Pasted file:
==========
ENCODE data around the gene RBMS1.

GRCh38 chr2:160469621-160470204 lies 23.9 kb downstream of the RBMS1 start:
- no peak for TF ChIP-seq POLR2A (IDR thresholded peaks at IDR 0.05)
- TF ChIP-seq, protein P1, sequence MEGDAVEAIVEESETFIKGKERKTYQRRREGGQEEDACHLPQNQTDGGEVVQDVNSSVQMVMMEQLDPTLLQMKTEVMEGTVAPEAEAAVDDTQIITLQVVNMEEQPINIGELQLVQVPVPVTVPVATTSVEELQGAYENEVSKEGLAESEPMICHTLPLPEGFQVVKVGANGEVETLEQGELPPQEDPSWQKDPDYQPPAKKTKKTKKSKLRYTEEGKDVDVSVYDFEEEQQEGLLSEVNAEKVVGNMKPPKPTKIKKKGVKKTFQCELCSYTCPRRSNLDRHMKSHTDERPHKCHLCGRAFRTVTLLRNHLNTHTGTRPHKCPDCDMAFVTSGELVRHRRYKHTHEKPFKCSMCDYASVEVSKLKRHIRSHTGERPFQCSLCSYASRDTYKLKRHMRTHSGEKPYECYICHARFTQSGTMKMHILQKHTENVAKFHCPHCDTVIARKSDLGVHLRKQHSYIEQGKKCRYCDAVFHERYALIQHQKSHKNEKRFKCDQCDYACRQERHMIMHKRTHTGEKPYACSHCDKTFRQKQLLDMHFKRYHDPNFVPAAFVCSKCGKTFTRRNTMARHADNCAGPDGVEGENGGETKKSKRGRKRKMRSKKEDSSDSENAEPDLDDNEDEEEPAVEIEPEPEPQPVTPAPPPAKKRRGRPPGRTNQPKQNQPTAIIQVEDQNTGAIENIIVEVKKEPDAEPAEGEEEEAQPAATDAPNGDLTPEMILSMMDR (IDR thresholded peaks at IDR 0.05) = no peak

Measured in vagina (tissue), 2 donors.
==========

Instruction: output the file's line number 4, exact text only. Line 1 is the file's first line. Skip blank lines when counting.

- TF ChIP-seq, protein P1, sequence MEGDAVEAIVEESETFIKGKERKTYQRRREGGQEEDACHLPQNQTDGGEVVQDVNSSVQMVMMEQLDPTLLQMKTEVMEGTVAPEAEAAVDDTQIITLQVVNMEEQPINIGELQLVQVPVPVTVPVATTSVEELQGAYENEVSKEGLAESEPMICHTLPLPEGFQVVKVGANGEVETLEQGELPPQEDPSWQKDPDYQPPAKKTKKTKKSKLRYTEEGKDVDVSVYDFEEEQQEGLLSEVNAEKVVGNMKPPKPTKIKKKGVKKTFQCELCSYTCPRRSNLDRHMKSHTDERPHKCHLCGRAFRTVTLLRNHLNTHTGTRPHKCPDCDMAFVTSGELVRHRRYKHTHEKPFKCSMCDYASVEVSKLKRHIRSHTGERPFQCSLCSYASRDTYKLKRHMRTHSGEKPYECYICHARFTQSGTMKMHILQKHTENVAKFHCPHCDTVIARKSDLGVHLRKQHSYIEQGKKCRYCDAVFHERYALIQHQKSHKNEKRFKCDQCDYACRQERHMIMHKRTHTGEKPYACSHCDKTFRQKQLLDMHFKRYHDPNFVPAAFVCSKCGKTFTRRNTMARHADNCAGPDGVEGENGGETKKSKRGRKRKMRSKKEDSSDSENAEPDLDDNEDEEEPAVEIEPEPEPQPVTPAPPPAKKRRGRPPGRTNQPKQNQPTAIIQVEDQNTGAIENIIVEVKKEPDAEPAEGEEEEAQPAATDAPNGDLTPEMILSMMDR (IDR thresholded peaks at IDR 0.05) = no peak